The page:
National Cancer Institute
Division of Extramural Activities
6116 Executive Boulevard, Room 8041, MSC 8329
Bethesda, MD 20892-8329
Rockville, MD 20852 (for express/courier service)
Telephone: (301) 496-3428
FAX: (301) 402-0275 

o Direct your questions about financial or grants management matters 

Bill Wells
Grants Administration Branch
National Cancer Institute
6120 Executive Blvd., EPS Room 243
Bethesda, MD 20892
Rockville, MD 20852 (for express/courier service)
Telephone: 301-496-8634
Prospective applicants are asked to submit a letter of intent that 
includes the following information:

o Descriptive title of the proposed research
o Name, address, and telephone number of the Principal Investigator
o Names of other Key Personnel 
o Participating institutions
o Number and title of this RFA 

Although a letter of intent is not required, is not binding, and does 
not enter into the review of a subsequent application, the information 
that it contains allows NIH staff to estimate the potential review 
workload and plan the review.
The letter of intent is to be sent by March 26, 2004.  The letter of 
intent should be sent to:

Audie A. Atienza, Ph.D.
Division of Cancer Control and Population Sciences
National Cancer Institute
6130 Executive Blvd., EPN 4074A
Bethesda, MD 20892-7335
Telephone: (301) 402-8426
Fax: (301) 480-2087


Applications must be prepared using the PHS 398 research grant 
application instructions and forms (rev. 5/2001). Applications must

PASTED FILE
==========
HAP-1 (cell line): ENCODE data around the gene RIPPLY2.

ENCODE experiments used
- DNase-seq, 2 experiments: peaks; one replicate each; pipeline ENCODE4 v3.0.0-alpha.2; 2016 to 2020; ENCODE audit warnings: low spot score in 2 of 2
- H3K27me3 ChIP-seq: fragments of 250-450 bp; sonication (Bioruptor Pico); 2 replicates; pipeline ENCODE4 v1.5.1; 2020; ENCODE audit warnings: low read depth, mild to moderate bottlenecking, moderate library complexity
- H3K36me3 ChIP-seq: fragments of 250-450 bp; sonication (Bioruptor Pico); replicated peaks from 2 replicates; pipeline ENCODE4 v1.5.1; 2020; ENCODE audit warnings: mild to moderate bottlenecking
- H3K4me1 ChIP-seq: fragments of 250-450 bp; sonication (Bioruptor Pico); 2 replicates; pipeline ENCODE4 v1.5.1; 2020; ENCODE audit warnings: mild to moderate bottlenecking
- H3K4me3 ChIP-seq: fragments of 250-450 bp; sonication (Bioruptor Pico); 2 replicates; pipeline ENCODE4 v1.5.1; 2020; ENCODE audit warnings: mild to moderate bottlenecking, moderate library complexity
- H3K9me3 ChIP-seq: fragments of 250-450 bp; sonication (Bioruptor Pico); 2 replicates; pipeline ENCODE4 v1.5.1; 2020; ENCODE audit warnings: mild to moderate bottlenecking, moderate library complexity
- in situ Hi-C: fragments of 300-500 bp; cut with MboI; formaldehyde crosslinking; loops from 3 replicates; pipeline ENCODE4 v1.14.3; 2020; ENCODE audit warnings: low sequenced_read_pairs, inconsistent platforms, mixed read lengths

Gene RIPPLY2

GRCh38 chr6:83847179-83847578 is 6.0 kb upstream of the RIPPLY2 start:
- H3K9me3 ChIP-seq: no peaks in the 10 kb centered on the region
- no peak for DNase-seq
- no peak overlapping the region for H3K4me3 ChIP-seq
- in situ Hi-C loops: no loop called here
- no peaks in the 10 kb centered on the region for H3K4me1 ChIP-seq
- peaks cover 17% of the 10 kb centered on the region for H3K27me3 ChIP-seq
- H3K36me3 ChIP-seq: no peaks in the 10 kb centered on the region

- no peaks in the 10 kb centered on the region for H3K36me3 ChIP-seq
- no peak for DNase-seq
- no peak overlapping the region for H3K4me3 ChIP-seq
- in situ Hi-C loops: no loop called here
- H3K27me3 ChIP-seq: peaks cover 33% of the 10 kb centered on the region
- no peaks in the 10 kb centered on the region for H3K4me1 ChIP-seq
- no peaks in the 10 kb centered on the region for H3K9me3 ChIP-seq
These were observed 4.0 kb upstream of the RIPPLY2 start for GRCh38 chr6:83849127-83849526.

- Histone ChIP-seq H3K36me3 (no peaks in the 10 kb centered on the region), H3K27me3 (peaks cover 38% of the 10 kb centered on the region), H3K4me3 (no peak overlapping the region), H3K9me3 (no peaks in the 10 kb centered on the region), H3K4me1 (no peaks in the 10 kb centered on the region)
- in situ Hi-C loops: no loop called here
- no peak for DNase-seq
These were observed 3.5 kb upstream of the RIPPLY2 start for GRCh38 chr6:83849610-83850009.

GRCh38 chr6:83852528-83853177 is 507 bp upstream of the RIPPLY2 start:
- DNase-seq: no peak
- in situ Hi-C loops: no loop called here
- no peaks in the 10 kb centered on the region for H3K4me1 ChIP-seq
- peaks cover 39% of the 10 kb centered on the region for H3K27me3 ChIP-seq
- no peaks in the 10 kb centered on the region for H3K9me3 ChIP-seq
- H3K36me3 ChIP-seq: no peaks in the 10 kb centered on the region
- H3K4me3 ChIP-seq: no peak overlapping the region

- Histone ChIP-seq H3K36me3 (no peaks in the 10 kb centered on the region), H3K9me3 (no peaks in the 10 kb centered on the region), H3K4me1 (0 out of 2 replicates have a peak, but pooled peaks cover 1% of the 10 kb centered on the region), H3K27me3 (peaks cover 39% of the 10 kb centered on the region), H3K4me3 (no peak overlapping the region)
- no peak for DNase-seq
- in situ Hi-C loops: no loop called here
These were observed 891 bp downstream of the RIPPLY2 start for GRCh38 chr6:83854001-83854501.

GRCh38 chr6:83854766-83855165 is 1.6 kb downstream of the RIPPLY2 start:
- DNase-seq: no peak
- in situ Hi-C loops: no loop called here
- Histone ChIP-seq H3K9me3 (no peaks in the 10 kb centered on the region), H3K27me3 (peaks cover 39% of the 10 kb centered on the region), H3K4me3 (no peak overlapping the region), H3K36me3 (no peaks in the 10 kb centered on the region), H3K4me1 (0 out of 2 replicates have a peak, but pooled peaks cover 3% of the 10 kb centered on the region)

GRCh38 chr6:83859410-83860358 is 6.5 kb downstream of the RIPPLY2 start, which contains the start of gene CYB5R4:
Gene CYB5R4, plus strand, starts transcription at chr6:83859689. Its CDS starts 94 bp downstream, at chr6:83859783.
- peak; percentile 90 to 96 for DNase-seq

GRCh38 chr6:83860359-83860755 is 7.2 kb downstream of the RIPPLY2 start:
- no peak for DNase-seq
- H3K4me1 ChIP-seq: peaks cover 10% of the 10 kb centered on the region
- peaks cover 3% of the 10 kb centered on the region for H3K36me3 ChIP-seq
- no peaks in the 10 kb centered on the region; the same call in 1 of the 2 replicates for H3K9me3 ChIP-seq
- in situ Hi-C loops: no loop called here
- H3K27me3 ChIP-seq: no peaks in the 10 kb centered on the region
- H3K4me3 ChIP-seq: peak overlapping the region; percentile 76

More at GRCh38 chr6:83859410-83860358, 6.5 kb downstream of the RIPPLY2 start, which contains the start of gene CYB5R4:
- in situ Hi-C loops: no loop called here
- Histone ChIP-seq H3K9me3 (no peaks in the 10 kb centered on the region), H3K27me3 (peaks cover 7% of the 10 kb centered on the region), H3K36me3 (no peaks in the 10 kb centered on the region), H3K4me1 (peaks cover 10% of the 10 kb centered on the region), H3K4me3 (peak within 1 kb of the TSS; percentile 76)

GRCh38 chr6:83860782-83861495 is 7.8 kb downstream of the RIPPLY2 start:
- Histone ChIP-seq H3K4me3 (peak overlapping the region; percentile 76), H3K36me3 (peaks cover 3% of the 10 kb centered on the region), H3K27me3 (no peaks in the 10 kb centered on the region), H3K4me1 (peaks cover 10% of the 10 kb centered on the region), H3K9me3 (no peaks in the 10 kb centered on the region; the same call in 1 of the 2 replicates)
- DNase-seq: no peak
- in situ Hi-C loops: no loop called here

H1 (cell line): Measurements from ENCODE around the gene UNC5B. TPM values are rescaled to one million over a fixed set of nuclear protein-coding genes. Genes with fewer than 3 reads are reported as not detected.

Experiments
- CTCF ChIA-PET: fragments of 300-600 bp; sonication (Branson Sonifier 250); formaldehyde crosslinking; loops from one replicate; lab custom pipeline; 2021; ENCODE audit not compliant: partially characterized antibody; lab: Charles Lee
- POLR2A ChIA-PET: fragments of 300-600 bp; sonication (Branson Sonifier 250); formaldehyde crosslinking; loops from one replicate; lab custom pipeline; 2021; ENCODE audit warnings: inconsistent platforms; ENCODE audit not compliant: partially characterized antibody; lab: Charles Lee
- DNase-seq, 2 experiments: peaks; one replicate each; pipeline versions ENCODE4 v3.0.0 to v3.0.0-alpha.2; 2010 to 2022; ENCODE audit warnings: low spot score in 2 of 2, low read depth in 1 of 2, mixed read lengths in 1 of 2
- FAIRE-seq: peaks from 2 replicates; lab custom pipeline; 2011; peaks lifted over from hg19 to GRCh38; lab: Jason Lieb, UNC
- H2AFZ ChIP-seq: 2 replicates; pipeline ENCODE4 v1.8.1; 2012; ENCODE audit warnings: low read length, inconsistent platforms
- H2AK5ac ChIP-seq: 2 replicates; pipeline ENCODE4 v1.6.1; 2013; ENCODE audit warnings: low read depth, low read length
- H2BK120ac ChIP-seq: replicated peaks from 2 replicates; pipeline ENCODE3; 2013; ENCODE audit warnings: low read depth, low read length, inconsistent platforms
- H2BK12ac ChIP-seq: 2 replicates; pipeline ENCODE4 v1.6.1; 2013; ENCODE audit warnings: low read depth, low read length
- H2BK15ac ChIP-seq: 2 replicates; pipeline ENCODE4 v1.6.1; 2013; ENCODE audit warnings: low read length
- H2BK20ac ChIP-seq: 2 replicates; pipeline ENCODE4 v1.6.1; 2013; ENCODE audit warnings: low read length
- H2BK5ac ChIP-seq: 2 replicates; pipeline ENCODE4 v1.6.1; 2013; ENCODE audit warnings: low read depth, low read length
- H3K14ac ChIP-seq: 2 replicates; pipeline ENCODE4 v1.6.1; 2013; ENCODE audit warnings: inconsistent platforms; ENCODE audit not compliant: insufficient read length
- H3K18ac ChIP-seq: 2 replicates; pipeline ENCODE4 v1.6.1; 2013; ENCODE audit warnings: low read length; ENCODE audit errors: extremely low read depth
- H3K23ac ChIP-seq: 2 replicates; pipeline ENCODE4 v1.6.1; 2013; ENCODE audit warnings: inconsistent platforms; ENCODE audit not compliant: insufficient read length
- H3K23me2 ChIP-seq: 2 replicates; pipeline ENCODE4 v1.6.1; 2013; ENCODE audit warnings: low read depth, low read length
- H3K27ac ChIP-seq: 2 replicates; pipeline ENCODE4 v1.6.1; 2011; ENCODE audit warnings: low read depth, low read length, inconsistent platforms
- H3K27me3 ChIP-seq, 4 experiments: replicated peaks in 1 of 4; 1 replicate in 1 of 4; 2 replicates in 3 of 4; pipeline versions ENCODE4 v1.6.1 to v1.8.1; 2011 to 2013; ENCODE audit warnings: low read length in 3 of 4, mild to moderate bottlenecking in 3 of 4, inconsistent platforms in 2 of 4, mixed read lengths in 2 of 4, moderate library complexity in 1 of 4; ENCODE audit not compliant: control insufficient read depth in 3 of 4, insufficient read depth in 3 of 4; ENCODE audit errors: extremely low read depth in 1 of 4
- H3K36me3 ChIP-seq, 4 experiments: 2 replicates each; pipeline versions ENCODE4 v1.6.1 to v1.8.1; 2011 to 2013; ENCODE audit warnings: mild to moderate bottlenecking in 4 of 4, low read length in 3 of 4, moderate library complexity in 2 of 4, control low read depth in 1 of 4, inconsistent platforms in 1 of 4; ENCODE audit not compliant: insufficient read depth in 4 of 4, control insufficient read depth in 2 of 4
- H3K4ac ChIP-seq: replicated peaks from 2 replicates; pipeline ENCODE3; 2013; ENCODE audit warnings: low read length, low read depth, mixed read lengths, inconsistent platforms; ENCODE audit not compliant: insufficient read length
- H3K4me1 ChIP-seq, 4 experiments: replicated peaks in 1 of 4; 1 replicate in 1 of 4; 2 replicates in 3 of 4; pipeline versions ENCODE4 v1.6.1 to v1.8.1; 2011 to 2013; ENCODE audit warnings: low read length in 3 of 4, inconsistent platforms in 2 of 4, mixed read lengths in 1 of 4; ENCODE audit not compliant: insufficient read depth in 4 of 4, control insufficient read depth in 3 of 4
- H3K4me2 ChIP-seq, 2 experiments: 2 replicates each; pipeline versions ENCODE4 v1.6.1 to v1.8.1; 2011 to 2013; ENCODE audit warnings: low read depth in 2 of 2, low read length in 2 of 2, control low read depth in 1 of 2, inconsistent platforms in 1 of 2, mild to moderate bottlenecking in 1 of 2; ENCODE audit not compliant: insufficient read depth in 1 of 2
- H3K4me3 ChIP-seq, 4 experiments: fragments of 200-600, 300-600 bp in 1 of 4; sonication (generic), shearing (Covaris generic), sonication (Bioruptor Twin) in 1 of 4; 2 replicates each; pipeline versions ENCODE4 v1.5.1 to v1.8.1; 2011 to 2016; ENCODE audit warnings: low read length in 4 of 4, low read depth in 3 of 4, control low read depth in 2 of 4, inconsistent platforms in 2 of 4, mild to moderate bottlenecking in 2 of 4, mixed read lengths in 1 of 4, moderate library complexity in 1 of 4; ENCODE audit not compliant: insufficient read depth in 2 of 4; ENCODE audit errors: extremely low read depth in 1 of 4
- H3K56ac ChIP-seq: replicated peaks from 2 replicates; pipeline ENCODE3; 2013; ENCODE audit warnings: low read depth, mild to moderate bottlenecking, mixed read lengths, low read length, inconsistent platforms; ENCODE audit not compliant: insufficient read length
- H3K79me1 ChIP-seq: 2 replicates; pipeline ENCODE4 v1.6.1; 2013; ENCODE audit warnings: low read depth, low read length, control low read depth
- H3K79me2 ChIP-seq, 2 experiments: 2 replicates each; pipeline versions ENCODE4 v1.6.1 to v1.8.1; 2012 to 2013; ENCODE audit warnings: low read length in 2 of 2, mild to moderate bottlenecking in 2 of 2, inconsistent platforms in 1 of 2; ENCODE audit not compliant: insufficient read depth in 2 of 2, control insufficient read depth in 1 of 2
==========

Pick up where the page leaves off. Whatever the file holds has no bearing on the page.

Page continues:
have a Dun and Bradstreet (D&B) Data Universal Numbering System (DUNS) 
number as the Universal Identifier when applying for Federal grants or 
cooperative agreements. The DUNS number can be obtained by calling 
(866) 705-5711 or through the web site at The DUNS number should be entered on 
line 11 of the face page of the PHS 398 form. The PHS 398 document is 
available at in 
an interactive format.  For further assistance contact GrantsInfo, 
Telephone (301) 710-0267, Email:

The following instructions are to be used in conjunction with the 
Instructions accompanying application form PHS 398 (rev. 05/2001):

o Form Page 2 (Description, Performance Site(s)& Key Personnel).  
Complete a very brief description of the proposed meeting or networks, 
including the dates, location, types of participants, goals, and topics 
to be covered.  Enter the site of the meeting as the Performance Site. 
For R13 awards, Key Personnel are defined as the Principal Investigator 
and those individuals responsible for the scientific planning, and 
organization of the meeting. For R21 awards, Key Personnel are defined 
as the Principal Investigator and additional network participants.

o The budget justification should include a justification for each 
proposed personnel position, including role and proposed level of 
effort.  Although funding from other sources to support these projects 
is not required, include information regarding efforts to obtain 
funding for this meeting/network from other sources, if such efforts 
are anticipated, ongoing or complete.

Allowable Costs:  Salaries in proportion to the time or effort spent 
directly on the meeting or network; rental of necessary equipment; 
travel and per diem or subsistence allowances; supplies needed for 
conduct of the meeting or network, only if received for use during the 
budget period; conference services; publication costs; registration 
fees; speakers' fees.

Non-allowable Costs:  Purchase of equipment; transportation costs 
exceeding coach class fares; visas; passports; entertainment; tips; bar 
charges; personal telephone calls; laundry charges; organization dues;